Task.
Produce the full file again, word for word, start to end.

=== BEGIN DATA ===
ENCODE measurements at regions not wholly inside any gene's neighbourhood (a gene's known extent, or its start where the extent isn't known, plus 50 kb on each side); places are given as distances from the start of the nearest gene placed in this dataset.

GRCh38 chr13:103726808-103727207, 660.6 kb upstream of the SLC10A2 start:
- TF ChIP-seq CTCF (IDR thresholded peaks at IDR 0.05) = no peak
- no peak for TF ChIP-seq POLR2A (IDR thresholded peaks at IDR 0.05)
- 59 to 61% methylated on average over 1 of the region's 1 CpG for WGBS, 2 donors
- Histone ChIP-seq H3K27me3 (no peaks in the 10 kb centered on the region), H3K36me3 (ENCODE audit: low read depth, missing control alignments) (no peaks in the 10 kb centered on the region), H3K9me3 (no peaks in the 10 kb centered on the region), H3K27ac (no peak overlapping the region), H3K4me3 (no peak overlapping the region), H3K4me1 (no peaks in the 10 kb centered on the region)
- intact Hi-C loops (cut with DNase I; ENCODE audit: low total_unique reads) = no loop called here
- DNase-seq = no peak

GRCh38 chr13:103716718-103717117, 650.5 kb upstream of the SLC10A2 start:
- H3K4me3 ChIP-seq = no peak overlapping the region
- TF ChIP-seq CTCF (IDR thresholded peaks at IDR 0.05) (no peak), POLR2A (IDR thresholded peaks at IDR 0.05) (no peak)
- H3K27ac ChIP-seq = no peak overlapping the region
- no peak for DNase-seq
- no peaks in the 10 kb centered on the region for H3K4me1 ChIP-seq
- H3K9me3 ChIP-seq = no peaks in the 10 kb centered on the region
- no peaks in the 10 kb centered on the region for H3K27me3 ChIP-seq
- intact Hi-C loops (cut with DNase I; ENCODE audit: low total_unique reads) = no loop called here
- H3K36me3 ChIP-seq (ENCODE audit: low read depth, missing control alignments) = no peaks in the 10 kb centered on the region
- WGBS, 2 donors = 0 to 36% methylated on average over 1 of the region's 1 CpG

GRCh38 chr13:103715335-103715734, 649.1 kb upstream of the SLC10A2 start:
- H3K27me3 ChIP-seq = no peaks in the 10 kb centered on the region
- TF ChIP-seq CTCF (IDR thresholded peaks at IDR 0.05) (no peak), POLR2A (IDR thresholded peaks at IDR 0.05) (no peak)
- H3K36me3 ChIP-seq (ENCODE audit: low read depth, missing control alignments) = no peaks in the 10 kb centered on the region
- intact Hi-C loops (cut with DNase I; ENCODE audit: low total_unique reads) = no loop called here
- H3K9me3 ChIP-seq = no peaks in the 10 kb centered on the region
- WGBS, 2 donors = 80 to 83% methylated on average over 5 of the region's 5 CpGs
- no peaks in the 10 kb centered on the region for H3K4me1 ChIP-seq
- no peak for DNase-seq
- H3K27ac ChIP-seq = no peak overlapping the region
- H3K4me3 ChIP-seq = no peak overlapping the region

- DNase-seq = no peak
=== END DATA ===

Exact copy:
ENCODE measurements at regions not wholly inside any gene's neighbourhood (a gene's known extent, or its start where the extent isn't known, plus 50 kb on each side); places are given as distances from the start of the nearest gene placed in this dataset.

GRCh38 chr13:103726808-103727207, 660.6 kb upstream of the SLC10A2 start:
- TF ChIP-seq CTCF (IDR thresholded peaks at IDR 0.05) = no peak
- no peak for TF ChIP-seq POLR2A (IDR thresholded peaks at IDR 0.05)
- 59 to 61% methylated on average over 1 of the region's 1 CpG for WGBS, 2 donors
- Histone ChIP-seq H3K27me3 (no peaks in the 10 kb centered on the region), H3K36me3 (ENCODE audit: low read depth, missing control alignments) (no peaks in the 10 kb centered on the region), H3K9me3 (no peaks in the 10 kb centered on the region), H3K27ac (no peak overlapping the region), H3K4me3 (no peak overlapping the region), H3K4me1 (no peaks in the 10 kb centered on the region)
- intact Hi-C loops (cut with DNase I; ENCODE audit: low total_unique reads) = no loop called here
- DNase-seq = no peak

GRCh38 chr13:103716718-103717117, 650.5 kb upstream of the SLC10A2 start:
- H3K4me3 ChIP-seq = no peak overlapping the region
- TF ChIP-seq CTCF (IDR thresholded peaks at IDR 0.05) (no peak), POLR2A (IDR thresholded peaks at IDR 0.05) (no peak)
- H3K27ac ChIP-seq = no peak overlapping the region
- no peak for DNase-seq
- no peaks in the 10 kb centered on the region for H3K4me1 ChIP-seq
- H3K9me3 ChIP-seq = no peaks in the 10 kb centered on the region
- no peaks in the 10 kb centered on the region for H3K27me3 ChIP-seq
- intact Hi-C loops (cut with DNase I; ENCODE audit: low total_unique reads) = no loop called here
- H3K36me3 ChIP-seq (ENCODE audit: low read depth, missing control alignments) = no peaks in the 10 kb centered on the region
- WGBS, 2 donors = 0 to 36% methylated on average over 1 of the region's 1 CpG

GRCh38 chr13:103715335-103715734, 649.1 kb upstream of the SLC10A2 start:
- H3K27me3 ChIP-seq = no peaks in the 10 kb centered on the region
- TF ChIP-seq CTCF (IDR thresholded peaks at IDR 0.05) (no peak), POLR2A (IDR thresholded peaks at IDR 0.05) (no peak)
- H3K36me3 ChIP-seq (ENCODE audit: low read depth, missing control alignments) = no peaks in the 10 kb centered on the region
- intact Hi-C loops (cut with DNase I; ENCODE audit: low total_unique reads) = no loop called here
- H3K9me3 ChIP-seq = no peaks in the 10 kb centered on the region
- WGBS, 2 donors = 80 to 83% methylated on average over 5 of the region's 5 CpGs
- no peaks in the 10 kb centered on the region for H3K4me1 ChIP-seq
- no peak for DNase-seq
- H3K27ac ChIP-seq = no peak overlapping the region
- H3K4me3 ChIP-seq = no peak overlapping the region

- DNase-seq = no peak